There are many fluids that run throughout your vehicle, but one of the most important to keep track of is the transmission fluid. Whether or not you should change it is not a matter of debate: Yes, you should. But how often this service should be performed varies by manufacturer and vehicle, and it’s open to debate.
The manufacturer’s maintenance schedule for many automatic transmissions doesn’t call for fresh fluid until 100,000 miles or, with some Ford transmissions, even 150,000 miles. A lot of mechanics say that is too long and that it should be done at least every 50,000 miles. Manual transmissions require more conventional gear oil rather than automatic transmission fluid and tend to be on a different maintenance schedule, so it’s best to consult the service intervals in the owner’s manual.
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Like other vital automotive fluids, transmission fluid deteriorates over time. Hard use — such as frequent stop-and-go city driving, hauling heavy loads and trailer towing — will accelerate the deterioration. That kind of driving raises the transmission’s operating temperature, and heat puts more strain on the transmission and the fluid. Unlike engine oil, which is primarily a lubricant, transmission fluid serves as both an oil and a hydraulic fluid that helps facilitate gear shifts, cools the transmission and lubricates moving parts.
If you do a lot of driving under high-stress conditions, you should check the transmission fluid level more often and have a repair shop check the condition of the fluid. Transmission fluid often is red but can come in other colors, and as it deteriorates it tends to turn darker. It may also acquire a burned odor that could indicate it needs to be changed or that the transmission is developing mechanical problems.
How to Check Your Transmission Fluid
Many modern cars don’t have a transmission fluid dipstick, and automakers instead recommend a service center check the fluid level because it’s often done from underneath the car. Use your car’s owner’s manual to determine if the transmission has a dipstick that’s easily accessible; if it does, here are a few tips when checking the fluid:
1. Use your owner’s manual to find the recommended procedure for checking your transmission fluid.
2. Park the vehicle on a level surface for the most accurate reading.
3. Be cautious of engine cooling fans that may continue to run after the engine is off, as well as hot engine components; many cars recommend that the engine and transmission be at operating temperature when checking the transmission fluid.
4. Determine if the fluid is checked with the engine running or off. This can vary from car to car and will affect accuracy.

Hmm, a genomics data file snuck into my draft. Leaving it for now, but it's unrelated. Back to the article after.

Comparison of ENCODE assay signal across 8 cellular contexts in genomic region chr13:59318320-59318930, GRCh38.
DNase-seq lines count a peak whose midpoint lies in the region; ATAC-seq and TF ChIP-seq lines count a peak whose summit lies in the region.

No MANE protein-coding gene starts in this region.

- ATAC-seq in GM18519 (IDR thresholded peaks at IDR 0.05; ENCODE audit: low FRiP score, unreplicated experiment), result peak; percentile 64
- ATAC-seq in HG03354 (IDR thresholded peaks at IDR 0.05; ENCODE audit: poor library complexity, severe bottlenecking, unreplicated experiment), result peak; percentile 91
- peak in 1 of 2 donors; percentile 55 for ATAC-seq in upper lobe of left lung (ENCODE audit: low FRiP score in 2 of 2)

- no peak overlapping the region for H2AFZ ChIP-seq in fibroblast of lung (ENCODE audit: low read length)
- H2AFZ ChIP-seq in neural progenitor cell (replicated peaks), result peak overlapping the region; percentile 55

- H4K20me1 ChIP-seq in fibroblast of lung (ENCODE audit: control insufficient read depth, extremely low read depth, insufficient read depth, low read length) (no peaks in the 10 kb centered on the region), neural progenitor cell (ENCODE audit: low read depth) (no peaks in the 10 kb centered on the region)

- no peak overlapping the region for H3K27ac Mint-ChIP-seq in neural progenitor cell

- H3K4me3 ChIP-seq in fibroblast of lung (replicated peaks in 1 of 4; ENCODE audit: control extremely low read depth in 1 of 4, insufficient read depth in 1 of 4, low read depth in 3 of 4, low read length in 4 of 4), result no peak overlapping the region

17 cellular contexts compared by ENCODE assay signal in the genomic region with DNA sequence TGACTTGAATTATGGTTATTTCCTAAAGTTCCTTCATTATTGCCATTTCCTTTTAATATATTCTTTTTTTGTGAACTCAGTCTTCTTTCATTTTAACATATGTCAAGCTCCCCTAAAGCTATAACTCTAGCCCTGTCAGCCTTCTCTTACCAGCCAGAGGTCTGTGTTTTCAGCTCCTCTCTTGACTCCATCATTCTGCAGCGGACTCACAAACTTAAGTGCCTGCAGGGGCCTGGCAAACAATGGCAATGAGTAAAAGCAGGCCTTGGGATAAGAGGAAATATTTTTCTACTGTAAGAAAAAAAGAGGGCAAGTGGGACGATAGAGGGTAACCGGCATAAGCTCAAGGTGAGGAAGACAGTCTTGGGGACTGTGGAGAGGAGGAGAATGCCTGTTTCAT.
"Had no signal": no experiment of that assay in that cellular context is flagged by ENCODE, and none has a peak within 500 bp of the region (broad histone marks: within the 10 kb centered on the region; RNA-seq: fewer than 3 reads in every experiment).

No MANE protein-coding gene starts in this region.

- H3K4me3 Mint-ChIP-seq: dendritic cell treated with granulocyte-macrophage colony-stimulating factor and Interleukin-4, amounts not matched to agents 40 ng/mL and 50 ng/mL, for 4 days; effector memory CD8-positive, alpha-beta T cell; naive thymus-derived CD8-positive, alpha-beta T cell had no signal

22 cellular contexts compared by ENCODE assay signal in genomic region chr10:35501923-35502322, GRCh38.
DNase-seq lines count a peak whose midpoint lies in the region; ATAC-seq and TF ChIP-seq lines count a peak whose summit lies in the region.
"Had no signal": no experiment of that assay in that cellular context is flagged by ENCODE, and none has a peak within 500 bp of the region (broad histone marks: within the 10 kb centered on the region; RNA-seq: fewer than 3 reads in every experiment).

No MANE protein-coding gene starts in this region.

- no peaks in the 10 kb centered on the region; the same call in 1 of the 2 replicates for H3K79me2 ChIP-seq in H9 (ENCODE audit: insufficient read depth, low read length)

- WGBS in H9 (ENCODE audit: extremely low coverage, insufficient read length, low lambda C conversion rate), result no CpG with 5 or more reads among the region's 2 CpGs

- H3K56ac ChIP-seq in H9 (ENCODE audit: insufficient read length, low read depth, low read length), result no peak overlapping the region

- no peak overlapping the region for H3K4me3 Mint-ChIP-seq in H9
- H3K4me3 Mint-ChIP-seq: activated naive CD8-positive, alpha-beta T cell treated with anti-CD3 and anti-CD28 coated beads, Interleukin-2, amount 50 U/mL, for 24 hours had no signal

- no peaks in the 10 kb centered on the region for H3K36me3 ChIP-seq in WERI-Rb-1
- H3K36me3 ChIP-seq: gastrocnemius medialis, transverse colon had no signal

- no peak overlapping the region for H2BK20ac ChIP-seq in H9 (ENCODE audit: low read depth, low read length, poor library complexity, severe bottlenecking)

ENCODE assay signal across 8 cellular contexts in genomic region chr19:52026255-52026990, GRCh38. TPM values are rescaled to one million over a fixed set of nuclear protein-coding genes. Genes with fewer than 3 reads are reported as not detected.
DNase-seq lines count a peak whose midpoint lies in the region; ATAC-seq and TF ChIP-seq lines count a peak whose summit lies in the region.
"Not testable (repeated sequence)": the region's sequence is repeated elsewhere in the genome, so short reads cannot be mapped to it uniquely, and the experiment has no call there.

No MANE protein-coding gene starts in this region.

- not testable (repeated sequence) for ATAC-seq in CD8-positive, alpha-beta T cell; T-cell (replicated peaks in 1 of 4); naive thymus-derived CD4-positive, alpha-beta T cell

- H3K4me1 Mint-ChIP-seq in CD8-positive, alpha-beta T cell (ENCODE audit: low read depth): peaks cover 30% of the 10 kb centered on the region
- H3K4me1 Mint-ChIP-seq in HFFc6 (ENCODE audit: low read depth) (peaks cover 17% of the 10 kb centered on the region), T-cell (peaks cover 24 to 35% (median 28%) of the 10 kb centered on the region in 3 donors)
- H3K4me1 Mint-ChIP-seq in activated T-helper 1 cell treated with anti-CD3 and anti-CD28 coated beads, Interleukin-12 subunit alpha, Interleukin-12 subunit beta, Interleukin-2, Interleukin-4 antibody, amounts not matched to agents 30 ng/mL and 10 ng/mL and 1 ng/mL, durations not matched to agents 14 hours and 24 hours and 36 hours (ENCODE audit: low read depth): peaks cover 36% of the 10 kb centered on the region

5. Some cars recommend moving the gear selector into each gear for a few seconds before checking the fluid; always return to Park or Neutral and apply the parking brake before getting out of the vehicle.
6. Identify the transmission dipstick handle, which is typically brightly colored; again, your owner’s manual will help you find it.
7. Remove the dipstick, being cautious not to spill any fluid on hot engine or exhaust parts, and wipe off the dipstick using a clean rag.
8. Reinsert the dipstick, then remove the dipstick to check the fluid level, which should be between the low and full marks.
9. If you have a leak and need to refill, make sure you use the recommended transmission fluid, fill it to the appropriate level and get the leak fixed as soon as possible.
10. Reinstall the dipstick when done.
Another indication that the transmission fluid needs changing is if there are particles or other debris in it. When you take your vehicle in for an oil change or other routine service, the repair facility may urge you to pay for a transmission fluid change or flush. Even if they can show you that the fluid is darker than original, that might not mean you need fresh fluid right now. Step back, check the maintenance schedule in your owner’s manual and see what the vehicle manufacturer recommends before you decide. This also will give you time to shop for the best price.
Many repair shops use flush systems that force out the old fluid and pump in new fluid rather than letting the old fluid simply drain out. Though that sounds good, some manufacturers say you shouldn’t do that (Honda is one; there are others), so you need to know this before you agree to a flush. Look in your owner’s manual. Some manufacturers, such as Honda, also call for their own type of automatic transmission fluid and warn that using other types could cause damage. Moreover, some automatic transmissions have filters that should be cleaned or replaced when the fluid is changed. Make sure the repair facility is using the correct fluid and procedures for your vehicle.
If you have never changed the transmission fluid in your vehicle and have more than 100,000 miles on the odometer, should you change it now? We have seen mixed opinions on this, with some mechanics suggesting you should just leave well enough alone if you aren’t having shifting problems. Adding fuel to this theory are stories about older transmissions failing shortly after they finally received fresh fluid.
We have a hard time accepting that fresh fluid causes transmission failure, so our inclination would be to have it done if you’re planning on keeping the vehicle a few years or longer. However, fresh fluid is not a cure for gears slipping, rough shifting or other mechanical problems, so don’t expect a fluid change to be a magic elixir.
Editor’s note: While we hope to help you, Cars.com is not responsible for any injury or damage that may occur to you or your vehicle by following the steps above.
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